When it’s time to fuel up, most motorists don’t think it’s time to visit the pottery studio. But that’s exactly what owners of electric vehicles can do in central Minnesota just north of Hutchinson.

Clay Coyote Gallery and Pottery Studio, found north of Hutchinson on 240th Street, now has three electric vehicle chargers up and running.

“We started promoting it on Facebook last week, so the first person came to use it Tuesday or Wednesday last week, and another on Friday,” said Morgan Baum, owner of Clay Coyote.

The first to visit for the charger were a husband and wife from Minneapolis.

“They were coming out to visit Hutchinson to visit family members, and the daughter said she had read we had chargers,” Baum said. “So they drove their Prius out and came shopping, and used the charger to charge up before going back.”

The idea came about in December, when a customer suggested Clay Coyote look into installing the charging stations. At the time, Baum was worried the investment would be out of the gallery’s price range.

“But we began researching the options and it turns out that Tesla has a program to fund installing chargers at interesting tourist destinations around the country,” Baum said.

It took a few months, and Clay Coyote was approved for the program. Tesla provided two Tesla specific chargers, and one universal charger. Though the installation was free, there is a cost in electricity for the chargers to be used, albeit a small one. Baum estimates a full charge on a vehicle — which is offered for free to the public— runs Clay Coyote 50 cents.

“We are thrilled to add this new amenity not to Clay Coyote, but to the Hutchinson area. To be the first destination charger in the region is a real point of pride for us,” Baum said.

Tesla maintains a map of chargers on its website, www.tesla.com. West of the metro, the nearest stations are in Clearwater, Montevideo and Redwood Falls. More can be found to the south on Interstate 90, but the station at Clay Coyote fills a gap on U.S. Highway 212, State Highway 7 and U.S. Highway 12.

As a full charge can take 45 minutes, visitors can use the time to check out the gallery, tour the working pottery studio, or walk the 30-acre conservation prairie.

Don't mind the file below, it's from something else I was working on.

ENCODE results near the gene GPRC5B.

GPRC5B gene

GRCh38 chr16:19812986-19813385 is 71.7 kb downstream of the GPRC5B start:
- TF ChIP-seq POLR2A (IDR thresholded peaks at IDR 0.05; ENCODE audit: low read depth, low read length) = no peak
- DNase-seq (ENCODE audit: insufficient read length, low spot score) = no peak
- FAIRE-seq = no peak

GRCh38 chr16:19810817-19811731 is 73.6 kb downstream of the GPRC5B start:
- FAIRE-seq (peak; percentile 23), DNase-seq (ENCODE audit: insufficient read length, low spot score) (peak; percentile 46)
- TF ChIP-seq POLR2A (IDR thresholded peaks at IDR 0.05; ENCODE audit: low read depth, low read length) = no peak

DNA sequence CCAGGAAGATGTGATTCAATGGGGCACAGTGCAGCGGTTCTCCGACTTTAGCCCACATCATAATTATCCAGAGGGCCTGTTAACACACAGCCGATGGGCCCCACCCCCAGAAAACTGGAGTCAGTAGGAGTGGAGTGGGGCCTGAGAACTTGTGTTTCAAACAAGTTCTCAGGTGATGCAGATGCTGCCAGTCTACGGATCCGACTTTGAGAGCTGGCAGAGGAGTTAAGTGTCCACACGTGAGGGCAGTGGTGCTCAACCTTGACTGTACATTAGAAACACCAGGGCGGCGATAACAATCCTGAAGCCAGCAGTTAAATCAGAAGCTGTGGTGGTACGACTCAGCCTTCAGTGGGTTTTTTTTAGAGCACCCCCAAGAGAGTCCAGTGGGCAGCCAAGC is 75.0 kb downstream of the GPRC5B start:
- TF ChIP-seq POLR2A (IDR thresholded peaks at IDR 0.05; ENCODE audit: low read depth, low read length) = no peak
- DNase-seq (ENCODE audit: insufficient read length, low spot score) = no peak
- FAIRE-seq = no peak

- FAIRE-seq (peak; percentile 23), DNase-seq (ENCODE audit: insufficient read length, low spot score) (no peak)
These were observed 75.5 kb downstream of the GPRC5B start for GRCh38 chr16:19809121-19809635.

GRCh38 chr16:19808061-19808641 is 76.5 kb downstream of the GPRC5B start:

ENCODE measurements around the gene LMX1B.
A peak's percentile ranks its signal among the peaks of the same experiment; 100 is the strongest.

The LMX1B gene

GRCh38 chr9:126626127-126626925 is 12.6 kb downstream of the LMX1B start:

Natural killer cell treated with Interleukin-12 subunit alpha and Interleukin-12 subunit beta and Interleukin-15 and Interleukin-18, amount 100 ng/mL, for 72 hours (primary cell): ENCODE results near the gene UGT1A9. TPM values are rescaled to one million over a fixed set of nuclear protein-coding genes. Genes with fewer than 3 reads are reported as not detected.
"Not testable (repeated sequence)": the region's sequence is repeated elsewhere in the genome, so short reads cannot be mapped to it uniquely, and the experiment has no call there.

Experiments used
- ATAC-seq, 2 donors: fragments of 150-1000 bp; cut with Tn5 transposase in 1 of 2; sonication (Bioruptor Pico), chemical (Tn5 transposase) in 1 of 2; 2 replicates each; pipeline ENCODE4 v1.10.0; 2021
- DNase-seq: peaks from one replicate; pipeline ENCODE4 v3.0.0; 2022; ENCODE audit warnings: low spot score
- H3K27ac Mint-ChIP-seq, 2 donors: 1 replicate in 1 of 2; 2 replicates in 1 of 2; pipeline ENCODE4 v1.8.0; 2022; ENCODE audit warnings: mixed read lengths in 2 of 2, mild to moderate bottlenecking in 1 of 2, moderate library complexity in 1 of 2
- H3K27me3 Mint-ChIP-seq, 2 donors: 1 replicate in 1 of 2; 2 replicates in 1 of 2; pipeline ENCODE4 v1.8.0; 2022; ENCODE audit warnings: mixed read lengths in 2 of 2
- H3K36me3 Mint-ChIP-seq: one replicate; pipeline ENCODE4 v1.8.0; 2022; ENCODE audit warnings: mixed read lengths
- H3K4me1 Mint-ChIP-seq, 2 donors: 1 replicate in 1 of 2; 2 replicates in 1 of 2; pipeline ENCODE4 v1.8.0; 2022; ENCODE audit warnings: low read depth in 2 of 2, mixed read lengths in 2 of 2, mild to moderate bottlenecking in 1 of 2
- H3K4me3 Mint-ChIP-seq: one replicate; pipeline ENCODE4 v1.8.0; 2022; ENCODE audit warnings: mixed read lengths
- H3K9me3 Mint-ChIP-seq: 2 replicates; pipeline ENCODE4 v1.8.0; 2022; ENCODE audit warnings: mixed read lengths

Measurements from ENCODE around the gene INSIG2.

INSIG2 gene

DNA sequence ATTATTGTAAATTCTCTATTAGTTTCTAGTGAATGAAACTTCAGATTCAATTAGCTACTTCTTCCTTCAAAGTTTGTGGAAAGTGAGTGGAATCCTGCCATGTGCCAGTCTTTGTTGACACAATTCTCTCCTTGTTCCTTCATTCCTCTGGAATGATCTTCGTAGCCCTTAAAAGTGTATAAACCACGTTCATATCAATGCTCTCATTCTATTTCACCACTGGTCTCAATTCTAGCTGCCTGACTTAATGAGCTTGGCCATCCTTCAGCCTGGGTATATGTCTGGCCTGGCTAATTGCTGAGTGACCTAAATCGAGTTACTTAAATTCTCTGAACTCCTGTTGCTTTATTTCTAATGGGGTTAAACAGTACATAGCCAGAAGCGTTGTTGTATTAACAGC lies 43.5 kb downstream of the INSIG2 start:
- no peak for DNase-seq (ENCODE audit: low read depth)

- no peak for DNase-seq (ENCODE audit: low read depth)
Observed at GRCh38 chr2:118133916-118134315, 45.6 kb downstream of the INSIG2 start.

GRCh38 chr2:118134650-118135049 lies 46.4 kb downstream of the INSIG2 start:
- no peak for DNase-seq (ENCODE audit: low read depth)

Baum expects the popularity of electric cars will grow, as have hybrid vehicles that operate with gas, but use a chargeable battery as backup.

“Most major automobile manufacturers now have an option,” she said, adding that she had found five that were under $30,000, and an upcoming Tesla model is expected to be priced around $40,000.

“We’re happy to be on the front end of a consumer trend,” Baum said.

GOING GREEN

The addition of electric charging stations is part of a larger effort to add more sustainable energy initiatives, or “go green,” at Clay Coyote.

When Baum took over the business from Tom Wirt and Betsy Price as the second-generation owner, “we had a vision we were going to take Clay Coyote into the future,” Baum said. “Part of that was to go more environmental friendly and green focused.”

Previously, Clay Coyote used a renewable energy grant to change its light bulbs to a more efficient variety. It was that undertaking that prompted a customer to suggest the vehicle chargers in the first place.

“As we continue to look for more ways to go green, the next thing I’ll research (are) solar options,” Baum said.

Clay Coyote has three electric kilns and a gas kiln. At least one electric kiln runs every day of the week. The goal is to power them using solar energy.

“They are always fired up,” Baum said. “There are a lot of ways we can go greener and leaner at Clay Coyote.”